By Leith van Onselen
The Australian Bureau of Statistics (ABS) has just released the Engineering Construction Activity data for the December quarter of 2011, which shows a slowing of activity in the quarter after the huge run-up over the year:
In seasonally-adjusted terms, the value of total engineering construction work done fell -5.3% in the December quarter to $26,180.1m, with the private sector (-7.2%) leading the decline. This drop in activity partly offset the September quarter’s huge rise, where engineering work done rose by 20.8%.
In the 12-months to December 2011, construction work increased by 26.6%, led by the private sector (+39.1%), and has basically risen inexorably since the beginning of the commodities boom in 2004:
The fall in engineering construction work done in the December quarter was driven entirely by a large fall in Western Australia, which more than offset increases in the other states. Below are the quarterly and annual growth rates by mainland state, as well the dollar amounts of work done in the December quarter:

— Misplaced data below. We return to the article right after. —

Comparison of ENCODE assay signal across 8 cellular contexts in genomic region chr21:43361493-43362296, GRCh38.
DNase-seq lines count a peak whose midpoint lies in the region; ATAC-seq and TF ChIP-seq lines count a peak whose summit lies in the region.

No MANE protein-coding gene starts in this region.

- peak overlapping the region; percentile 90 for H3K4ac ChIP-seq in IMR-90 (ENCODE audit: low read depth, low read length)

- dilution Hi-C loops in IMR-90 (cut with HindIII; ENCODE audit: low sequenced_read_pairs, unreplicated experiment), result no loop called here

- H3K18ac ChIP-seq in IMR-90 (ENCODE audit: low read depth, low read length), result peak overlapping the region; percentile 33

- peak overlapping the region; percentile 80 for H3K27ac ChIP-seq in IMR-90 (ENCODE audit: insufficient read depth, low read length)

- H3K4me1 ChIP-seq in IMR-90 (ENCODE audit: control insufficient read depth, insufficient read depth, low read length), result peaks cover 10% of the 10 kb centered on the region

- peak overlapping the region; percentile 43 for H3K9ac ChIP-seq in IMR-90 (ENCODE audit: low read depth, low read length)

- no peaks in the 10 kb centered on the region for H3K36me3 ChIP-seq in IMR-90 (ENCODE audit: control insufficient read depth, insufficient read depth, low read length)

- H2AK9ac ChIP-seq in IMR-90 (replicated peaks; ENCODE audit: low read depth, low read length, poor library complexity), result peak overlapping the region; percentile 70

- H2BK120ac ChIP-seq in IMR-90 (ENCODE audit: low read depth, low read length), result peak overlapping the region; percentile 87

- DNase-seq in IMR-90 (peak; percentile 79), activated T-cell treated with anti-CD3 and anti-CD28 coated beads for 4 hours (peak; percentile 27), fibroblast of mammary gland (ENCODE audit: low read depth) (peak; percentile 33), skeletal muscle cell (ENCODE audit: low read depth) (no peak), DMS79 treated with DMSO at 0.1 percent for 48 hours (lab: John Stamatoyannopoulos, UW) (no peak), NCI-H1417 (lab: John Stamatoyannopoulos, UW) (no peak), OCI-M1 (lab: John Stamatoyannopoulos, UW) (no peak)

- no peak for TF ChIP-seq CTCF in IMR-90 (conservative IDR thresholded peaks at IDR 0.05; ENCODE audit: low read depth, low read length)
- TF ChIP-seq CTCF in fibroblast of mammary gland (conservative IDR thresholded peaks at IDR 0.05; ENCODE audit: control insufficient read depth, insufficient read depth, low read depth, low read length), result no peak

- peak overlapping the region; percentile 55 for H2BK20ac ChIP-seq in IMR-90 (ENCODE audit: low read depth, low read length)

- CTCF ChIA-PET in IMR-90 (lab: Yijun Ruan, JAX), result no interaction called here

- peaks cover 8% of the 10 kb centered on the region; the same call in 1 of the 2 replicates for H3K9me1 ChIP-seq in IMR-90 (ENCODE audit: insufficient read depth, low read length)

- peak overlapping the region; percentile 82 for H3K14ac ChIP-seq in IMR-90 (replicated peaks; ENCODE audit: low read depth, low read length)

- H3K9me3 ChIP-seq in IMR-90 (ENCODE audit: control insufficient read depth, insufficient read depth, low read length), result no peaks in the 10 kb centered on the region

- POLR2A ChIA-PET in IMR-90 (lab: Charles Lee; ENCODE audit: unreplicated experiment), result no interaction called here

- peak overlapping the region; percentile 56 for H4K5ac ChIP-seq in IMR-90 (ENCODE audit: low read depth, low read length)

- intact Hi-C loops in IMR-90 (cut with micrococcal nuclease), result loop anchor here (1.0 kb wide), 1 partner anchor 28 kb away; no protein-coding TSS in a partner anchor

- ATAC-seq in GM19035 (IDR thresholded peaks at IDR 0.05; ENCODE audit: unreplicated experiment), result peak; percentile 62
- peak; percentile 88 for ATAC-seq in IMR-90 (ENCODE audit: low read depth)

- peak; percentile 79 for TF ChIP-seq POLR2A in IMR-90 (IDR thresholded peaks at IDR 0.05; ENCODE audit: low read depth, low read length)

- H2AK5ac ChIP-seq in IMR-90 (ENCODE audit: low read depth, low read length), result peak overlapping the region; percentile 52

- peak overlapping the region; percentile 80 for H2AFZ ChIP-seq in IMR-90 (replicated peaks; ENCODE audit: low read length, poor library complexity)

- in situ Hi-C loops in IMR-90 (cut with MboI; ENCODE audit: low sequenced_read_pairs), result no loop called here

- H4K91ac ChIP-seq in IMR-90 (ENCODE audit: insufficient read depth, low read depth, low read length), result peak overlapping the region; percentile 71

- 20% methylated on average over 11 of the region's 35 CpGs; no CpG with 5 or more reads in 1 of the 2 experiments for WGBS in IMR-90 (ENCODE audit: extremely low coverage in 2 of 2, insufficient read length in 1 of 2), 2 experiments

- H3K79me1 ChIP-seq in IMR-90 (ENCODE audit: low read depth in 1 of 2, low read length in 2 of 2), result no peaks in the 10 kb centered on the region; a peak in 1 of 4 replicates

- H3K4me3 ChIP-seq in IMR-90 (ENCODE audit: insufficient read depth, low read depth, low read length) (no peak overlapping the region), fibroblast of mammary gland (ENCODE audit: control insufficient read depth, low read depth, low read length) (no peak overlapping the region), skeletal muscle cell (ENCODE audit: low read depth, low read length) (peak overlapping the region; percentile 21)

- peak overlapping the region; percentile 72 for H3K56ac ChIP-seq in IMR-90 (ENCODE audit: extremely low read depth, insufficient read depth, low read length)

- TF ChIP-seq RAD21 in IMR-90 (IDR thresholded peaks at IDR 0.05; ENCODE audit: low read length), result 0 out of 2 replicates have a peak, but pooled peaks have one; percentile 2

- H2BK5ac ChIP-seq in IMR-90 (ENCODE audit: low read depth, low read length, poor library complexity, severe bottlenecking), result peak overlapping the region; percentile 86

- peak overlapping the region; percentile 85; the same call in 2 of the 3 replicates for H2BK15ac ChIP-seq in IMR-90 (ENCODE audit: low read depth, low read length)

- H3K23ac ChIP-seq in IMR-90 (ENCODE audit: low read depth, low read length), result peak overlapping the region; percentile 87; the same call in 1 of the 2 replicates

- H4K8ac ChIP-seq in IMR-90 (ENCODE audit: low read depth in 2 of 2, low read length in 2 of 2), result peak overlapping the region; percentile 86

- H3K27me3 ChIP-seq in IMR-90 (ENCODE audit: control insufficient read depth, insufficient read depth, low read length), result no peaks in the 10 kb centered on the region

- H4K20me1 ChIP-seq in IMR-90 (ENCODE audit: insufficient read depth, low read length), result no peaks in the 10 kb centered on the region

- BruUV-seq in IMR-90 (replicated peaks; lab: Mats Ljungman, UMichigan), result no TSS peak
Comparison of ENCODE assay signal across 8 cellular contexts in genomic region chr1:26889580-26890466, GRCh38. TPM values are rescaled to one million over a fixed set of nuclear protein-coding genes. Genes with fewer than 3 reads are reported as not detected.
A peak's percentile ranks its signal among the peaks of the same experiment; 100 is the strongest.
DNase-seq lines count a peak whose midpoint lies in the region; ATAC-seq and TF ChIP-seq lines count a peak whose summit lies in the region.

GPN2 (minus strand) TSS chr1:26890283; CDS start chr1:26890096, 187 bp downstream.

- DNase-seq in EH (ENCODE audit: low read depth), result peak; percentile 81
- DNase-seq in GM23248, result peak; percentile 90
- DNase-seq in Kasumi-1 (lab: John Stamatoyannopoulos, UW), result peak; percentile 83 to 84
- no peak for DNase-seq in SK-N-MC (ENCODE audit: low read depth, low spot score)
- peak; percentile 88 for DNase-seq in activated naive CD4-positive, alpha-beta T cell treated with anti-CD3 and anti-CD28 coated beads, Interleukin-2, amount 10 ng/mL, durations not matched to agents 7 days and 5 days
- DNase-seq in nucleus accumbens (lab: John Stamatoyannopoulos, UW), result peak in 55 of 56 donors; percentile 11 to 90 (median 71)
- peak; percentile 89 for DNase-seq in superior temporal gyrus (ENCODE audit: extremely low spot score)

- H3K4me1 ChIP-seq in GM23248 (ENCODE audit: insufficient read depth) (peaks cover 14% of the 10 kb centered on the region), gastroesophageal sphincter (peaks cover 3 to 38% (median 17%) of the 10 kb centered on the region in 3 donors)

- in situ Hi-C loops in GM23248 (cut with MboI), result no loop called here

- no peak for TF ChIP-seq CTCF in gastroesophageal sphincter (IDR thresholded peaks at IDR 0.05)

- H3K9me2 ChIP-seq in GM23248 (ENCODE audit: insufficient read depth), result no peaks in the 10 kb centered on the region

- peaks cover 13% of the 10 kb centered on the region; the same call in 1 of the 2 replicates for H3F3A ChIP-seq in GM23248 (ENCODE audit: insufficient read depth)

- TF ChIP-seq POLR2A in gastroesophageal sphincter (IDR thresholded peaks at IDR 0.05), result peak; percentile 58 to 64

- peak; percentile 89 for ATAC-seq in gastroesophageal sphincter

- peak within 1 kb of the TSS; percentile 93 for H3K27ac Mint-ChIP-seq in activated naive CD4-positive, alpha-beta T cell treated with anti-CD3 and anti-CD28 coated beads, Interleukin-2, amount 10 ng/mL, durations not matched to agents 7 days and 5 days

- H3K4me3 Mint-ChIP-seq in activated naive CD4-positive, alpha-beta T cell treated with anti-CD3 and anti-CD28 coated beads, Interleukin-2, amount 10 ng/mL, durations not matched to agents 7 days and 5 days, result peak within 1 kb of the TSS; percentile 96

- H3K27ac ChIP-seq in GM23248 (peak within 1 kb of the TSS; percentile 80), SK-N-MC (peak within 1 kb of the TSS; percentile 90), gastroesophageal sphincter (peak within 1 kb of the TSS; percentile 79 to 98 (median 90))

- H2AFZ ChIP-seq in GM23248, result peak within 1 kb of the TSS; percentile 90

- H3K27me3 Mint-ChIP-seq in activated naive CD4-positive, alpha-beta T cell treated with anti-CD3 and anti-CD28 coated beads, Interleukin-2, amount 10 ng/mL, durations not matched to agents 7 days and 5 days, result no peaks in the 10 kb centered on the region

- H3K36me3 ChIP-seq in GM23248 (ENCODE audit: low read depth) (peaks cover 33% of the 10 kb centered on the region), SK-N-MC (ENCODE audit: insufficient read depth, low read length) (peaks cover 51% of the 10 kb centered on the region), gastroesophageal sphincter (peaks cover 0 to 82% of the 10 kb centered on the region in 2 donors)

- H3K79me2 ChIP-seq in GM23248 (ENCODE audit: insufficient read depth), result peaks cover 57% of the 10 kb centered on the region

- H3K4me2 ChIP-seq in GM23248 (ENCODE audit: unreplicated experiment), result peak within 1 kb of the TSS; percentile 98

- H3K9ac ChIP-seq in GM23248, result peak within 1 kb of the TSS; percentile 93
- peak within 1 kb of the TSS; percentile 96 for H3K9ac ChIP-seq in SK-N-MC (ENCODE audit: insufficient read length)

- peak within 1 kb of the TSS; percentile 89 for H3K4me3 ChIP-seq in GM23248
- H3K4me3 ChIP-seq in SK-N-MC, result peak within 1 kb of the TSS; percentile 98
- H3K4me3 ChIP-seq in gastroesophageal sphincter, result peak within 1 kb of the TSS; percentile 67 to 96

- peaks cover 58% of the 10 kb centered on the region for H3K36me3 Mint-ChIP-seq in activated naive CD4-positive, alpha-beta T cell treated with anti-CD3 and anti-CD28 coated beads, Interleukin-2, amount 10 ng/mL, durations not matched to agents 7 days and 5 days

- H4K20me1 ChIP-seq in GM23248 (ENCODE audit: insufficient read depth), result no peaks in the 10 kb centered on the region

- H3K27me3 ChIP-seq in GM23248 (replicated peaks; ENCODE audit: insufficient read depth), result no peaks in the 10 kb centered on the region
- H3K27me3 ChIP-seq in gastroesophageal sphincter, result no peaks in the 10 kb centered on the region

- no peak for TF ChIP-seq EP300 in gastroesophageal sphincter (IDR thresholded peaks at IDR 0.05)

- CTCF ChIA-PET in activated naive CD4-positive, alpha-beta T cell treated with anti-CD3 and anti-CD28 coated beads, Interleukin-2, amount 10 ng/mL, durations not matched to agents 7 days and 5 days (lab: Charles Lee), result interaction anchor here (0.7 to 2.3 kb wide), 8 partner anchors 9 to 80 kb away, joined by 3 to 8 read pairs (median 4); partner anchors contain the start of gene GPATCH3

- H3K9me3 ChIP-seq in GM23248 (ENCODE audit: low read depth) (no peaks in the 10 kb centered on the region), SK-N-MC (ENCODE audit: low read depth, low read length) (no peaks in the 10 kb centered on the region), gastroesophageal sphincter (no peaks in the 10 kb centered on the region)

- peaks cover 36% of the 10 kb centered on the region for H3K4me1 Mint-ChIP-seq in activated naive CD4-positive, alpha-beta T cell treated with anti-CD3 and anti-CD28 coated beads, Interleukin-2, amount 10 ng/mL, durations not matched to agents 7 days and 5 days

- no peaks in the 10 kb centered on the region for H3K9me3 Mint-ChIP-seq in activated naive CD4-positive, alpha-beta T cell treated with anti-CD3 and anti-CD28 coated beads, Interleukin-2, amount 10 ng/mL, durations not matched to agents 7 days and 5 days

- New South Wales: +3% QoQ; +9% YoY to $5,221 million;
- Victoria: +7% QoQ; +9% YoY to $2,936 million;
- Queensland: +17% QoQ; +62% YoY to $8,576 million;
- Western Australia: -30% QoQ; +19% YoY to $7,424 million;
- South Australia: -2% QoQ; +9% YoY to $1,199 million.
You can see from the above figures that the mining states – Western Australia and Queensland – dominate Australia’s non-residential construction activity. As long as commodity prices remain elevated, engineering construction activity will continue to boom. But should commodity prices correct, say through a hard landing in China, than non-dwelling construction activity would likely fall precipitously as mining projects currently in the pipeline get cancelled, adversely affecting Australia’s GDP growth, employment and incomes.
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